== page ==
FREEHOLD, N.J. (CBSNewYork/AP) — New Jersey Gov. Chris Christie said at a town hall meeting Tuesday that he is working to fix the sins of past administrations by pushing for an overhaul of the state’s pension and health benefit system for public workers.

“I’m like the guy who showed up for dinner at dessert and then everybody went to go to the bathroom and never came back, and I got the check,” Christie told the audience at the Freehold National Guard Armory. “That’s fine. That’s the job I ran for and it’s the job I’ve been elected to twice and I’m not complaining about it. But you need to know the facts.”

Christie’s comments came a day after his administration formally appealed a February ruling from state Superior Court Judge Mary Jacobson, ordering the governor and legislators to find a way to pump $1.57 billion to pay into the system.

Neither Christie nor legislators have expressed much optimism at the chances of doing that.

Christie has been traveling the state selling his proposed budget plan for the upcoming fiscal year, including pressing the need to reduce health care costs to fund the state’s pension liabilities. But Christie argued Tuesday that it was his predecessors, including Govs. Christine Todd Whitman and James Florio, who hadn’t paid their fair share.

Christie also argued the proposed changes would help to reverse the state’s repeated credit downgrades on his watch.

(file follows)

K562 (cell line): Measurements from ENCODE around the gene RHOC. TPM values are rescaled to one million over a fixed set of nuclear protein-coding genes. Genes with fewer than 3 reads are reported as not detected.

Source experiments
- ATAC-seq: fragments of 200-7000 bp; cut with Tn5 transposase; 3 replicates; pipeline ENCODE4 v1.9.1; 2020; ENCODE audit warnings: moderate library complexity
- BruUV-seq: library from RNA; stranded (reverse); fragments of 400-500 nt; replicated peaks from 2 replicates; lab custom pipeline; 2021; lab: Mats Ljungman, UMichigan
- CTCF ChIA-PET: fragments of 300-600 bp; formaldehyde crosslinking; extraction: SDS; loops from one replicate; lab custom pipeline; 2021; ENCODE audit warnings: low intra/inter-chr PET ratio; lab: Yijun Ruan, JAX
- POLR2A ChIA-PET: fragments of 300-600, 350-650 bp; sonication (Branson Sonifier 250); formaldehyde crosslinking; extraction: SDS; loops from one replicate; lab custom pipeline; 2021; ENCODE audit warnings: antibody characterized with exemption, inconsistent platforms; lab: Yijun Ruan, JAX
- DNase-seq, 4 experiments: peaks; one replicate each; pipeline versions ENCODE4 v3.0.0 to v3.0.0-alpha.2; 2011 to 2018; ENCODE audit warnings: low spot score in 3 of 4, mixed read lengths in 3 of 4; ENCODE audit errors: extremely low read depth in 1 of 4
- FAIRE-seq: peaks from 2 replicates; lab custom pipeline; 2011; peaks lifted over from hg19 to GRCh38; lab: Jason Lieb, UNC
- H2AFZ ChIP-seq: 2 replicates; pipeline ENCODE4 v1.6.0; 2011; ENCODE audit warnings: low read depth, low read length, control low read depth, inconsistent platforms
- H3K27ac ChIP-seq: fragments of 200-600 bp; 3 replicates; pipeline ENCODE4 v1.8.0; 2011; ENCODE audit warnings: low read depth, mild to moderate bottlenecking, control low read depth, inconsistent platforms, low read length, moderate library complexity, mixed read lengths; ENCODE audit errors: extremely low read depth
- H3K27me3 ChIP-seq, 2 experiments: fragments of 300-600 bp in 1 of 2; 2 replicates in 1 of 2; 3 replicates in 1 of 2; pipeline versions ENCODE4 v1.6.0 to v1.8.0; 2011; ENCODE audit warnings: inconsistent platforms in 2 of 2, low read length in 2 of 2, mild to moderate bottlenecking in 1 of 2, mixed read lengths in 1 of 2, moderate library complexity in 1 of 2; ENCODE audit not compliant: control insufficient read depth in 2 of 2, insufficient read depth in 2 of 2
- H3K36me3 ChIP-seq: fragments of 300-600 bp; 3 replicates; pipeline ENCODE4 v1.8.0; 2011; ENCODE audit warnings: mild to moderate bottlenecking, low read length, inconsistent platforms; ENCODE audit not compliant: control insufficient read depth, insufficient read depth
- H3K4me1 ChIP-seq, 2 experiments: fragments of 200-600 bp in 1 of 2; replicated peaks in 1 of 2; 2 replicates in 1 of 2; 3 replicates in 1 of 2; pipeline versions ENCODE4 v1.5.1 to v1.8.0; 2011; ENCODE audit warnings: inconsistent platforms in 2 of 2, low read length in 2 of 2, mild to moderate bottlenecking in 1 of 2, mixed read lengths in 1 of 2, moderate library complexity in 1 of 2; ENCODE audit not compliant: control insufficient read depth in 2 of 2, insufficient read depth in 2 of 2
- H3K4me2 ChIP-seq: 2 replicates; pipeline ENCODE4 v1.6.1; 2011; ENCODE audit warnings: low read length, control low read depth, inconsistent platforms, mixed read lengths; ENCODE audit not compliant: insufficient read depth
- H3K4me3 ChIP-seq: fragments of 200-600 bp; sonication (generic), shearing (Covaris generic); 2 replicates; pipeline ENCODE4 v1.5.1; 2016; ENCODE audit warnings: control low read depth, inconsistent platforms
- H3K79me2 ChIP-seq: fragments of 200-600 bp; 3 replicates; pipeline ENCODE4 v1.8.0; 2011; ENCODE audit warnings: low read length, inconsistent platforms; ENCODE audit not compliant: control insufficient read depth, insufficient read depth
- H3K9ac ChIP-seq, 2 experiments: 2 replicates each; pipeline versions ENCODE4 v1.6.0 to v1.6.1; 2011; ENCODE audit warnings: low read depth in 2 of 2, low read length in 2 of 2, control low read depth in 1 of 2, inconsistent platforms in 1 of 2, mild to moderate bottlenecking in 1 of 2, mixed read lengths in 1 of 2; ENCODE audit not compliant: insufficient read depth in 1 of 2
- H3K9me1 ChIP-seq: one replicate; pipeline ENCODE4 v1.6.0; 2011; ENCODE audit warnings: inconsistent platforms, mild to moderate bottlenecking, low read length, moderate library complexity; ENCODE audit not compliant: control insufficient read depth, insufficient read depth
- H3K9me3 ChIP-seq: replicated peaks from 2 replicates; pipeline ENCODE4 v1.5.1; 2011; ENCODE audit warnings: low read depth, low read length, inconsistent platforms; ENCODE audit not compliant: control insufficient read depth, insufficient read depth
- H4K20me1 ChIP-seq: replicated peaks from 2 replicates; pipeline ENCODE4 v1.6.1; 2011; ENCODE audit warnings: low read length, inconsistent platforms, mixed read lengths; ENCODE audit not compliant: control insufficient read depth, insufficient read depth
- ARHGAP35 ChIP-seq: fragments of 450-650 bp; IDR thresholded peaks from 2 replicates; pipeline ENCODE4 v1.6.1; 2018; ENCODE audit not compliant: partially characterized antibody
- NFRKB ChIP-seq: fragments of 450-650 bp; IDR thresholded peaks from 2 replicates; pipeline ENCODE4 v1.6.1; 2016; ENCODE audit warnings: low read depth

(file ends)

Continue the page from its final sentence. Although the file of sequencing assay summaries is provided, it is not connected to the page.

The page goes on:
“I believe if we were able to fix this problem, that our bond rating would go up significantly,” he said. National Democrats have cited the downgrades as evidence of Christie’s poor financial stewardship of the state.

The potential Republican presidential contender also talked Tuesday about his biggest frustrations as governor.

He says his inability to appoint Republican state supreme court justices, and the court’s decisions when it comes to school funding, have topped his list.

Christie led his 131st town hall event at the Freehold National Guard Armory.

He has been traveling the state selling his proposed budget plan for the upcoming fiscal year. He’s been pressing the need to reduce health care costs to fund the state’s pension liabilities.

Christie said the move would help to reverse the state’s repeated credit downgrades on his watch.

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